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Abe, Trump agree to take new action after 2nd N. Korean ICBM

Japanese Prime Minister Shinzo Abe said he and U.S. President
Donald Trump agreed in telephone talks Monday that they must take
fresh action to tackle the threat from North Korea following
Pyongyang's second test of an intercontinental ballistic missile.

"I completely agreed with President Trump on the recognition
that we must take further action," Abe told reporters after the talks.

The White House also said Trump has reaffirmed the country's
"ironclad commitment" to defend Japan and South Korea from any
attack, using the full range of its capabilities.

Abe and Trump agreed on the need to immediately impose measures
against the North that are stronger than those previously discussed
at the United Nations, according to Deputy Chief Cabinet Secretary
Koichi Hagiuda.

"We have made repeated efforts to resolve the North Korean issue
peacefully, coordinating between Japan and the United States and with
the international community, but North Korea has trampled all over
these efforts and unilaterally escalated (the situation)," Abe said.

"China, Russia and the rest of the international community must
take seriously this undeniable fact and increase their pressure," he

Hagiuda told a press conference that the two leaders agreed on
the importance of China and Russia in compelling North Korea to halt
its nuclear and missile development, which is banned by the United
Nations and has prompted a range of international sanctions.

The telephone conversation took place as Washington is
considering beefing up its economic sanctions against Chinese and
Russian firms believed to be involved in Pyongyang's nuclear and
missile development, according to sources close to the matter.

Hagiuda said Abe and Trump discussed the latter's post on
Twitter on Saturday that he is "very disappointed in China," which he
said has done "NOTHING for us with North Korea, just talk," adding,
"We will no longer allow this to continue."

Chief Cabinet Secretary Yoshihide Suga hinted at a separate
press conference that similar telephone talks will be held between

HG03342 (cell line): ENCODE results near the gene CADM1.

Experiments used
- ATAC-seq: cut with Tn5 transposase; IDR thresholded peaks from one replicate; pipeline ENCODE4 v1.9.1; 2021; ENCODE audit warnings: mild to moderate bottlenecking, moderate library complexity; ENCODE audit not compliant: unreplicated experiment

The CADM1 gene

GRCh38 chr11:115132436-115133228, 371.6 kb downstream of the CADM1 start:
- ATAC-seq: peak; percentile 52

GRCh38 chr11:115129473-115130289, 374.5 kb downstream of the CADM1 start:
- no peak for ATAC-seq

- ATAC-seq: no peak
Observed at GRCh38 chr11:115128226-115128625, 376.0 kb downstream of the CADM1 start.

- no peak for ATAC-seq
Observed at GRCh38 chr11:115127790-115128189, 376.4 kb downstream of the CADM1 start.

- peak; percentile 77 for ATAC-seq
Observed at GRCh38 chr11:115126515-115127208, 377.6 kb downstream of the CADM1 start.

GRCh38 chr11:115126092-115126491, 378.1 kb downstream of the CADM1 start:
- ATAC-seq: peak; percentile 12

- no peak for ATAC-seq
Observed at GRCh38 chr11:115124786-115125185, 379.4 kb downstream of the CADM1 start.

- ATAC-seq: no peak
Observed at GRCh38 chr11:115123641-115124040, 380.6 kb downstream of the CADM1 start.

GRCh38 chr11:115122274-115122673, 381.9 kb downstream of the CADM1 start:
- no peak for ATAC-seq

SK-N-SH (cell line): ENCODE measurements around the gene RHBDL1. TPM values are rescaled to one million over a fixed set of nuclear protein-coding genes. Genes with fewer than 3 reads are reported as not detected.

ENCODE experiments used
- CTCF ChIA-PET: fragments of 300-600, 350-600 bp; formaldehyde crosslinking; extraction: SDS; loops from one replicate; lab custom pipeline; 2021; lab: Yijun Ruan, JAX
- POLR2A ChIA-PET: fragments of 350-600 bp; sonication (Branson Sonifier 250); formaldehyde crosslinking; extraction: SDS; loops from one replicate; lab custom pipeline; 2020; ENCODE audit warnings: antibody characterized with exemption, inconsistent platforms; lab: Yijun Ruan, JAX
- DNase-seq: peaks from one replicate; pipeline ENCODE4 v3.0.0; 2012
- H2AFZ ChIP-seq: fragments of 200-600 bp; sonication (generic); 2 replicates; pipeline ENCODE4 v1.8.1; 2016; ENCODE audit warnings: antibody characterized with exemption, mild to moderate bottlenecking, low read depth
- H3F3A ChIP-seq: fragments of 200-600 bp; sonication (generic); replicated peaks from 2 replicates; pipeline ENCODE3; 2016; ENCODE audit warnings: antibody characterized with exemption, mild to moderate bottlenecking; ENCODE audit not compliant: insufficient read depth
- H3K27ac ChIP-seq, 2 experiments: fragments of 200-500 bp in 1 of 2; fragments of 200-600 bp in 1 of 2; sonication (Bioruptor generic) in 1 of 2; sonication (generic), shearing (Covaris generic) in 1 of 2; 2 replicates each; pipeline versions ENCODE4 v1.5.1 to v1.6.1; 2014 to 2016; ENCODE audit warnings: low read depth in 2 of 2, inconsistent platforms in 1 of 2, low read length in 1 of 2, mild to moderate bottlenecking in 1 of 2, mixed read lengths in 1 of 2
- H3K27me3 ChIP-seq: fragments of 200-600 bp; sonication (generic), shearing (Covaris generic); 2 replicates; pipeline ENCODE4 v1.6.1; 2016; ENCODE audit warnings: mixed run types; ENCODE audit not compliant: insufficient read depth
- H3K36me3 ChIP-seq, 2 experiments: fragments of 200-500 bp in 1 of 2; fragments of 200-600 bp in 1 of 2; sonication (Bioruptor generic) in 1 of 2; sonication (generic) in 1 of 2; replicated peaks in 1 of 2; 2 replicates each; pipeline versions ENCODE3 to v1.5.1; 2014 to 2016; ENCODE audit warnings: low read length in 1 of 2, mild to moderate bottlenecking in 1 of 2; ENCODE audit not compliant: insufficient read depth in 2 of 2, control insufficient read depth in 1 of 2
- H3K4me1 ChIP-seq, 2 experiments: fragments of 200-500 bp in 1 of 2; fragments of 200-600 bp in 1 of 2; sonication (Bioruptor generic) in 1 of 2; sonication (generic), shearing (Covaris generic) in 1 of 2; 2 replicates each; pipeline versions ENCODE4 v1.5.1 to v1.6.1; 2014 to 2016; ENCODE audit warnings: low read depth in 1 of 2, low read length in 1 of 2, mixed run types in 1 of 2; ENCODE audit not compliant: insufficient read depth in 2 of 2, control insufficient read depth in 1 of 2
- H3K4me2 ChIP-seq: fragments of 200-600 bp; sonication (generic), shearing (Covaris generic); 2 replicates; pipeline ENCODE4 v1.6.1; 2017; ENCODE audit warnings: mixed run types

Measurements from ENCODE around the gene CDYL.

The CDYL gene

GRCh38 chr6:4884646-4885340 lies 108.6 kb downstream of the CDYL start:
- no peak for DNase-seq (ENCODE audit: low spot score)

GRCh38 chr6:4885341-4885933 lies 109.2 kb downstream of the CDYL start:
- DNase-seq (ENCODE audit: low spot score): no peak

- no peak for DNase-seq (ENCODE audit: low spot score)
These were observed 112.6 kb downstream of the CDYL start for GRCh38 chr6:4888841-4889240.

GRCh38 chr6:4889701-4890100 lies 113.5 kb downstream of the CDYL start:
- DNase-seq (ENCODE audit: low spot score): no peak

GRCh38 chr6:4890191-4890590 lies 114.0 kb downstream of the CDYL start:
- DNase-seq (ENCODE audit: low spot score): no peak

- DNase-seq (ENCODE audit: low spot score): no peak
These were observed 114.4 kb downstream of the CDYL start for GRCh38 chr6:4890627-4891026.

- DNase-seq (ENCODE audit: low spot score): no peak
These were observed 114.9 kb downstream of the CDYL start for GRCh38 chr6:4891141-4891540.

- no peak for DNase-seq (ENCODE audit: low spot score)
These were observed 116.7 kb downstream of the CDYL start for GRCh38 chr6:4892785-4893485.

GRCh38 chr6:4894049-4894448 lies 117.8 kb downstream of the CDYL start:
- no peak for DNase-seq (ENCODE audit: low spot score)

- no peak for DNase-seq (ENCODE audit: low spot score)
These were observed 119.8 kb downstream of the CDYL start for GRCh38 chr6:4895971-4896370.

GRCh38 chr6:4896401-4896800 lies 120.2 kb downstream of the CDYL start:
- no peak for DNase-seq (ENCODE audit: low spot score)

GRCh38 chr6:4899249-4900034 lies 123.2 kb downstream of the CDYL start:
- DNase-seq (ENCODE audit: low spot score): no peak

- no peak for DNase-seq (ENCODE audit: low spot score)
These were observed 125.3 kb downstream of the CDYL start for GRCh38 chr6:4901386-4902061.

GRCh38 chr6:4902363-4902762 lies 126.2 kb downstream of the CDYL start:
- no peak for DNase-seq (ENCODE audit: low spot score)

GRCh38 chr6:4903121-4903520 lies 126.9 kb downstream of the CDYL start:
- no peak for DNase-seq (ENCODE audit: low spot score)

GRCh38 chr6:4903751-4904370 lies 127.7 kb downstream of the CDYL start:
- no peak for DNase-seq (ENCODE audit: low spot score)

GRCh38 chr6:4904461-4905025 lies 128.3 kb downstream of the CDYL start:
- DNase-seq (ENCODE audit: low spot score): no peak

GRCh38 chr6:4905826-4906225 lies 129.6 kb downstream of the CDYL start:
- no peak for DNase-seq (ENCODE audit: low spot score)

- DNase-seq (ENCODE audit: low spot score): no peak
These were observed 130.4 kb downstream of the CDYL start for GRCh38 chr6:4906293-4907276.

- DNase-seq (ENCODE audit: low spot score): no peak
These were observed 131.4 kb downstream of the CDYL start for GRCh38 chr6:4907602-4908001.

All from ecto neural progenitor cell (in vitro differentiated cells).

Abe and South Korean President Moon Jae In.

Moon is expected to have telephone talks with Trump and Abe,
respectively, after he comes back from summer vacation later this
week, according to South Korean presidential office sources.

The ICBM launched late Friday night travelled for 47 minutes and
reached an altitude of 3,724.9 kilometers, according to North Korea's
official media. It later fell into the Sea of Japan inside Japan's
exclusive economic zone.

The altitude and distance it covered have led defense experts to
estimate that it could reach major cities on the U.S. mainland if
fired on an optimal trajectory.

North Korea test-fired its first ICBM on July 4. The country has
stated its ambitions of being able to deliver nuclear warheads to
targets in the United States.

Abe also told reporters, "Under the strong cohesion between
Japan and the United States, we will take concrete actions to enhance
our defense capabilities and do all we can to ensure the public are
kept safe from the threat from North Korea."

On Sunday, two Japanese F-2 fighter jets and two U.S. B-1
bombers conducted a joint drill off the Korean Peninsula. The U.S.
bombers subsequently conducted exercise with the South Korean air
force, according to Japanese Air Self-Defense Force officials.

According to Hagiuda, the leaders did not discuss taking
military action against North Korea, or what sort of action by
Pyongyang would constitute the crossing of a "red line" for the
United States. (July 31)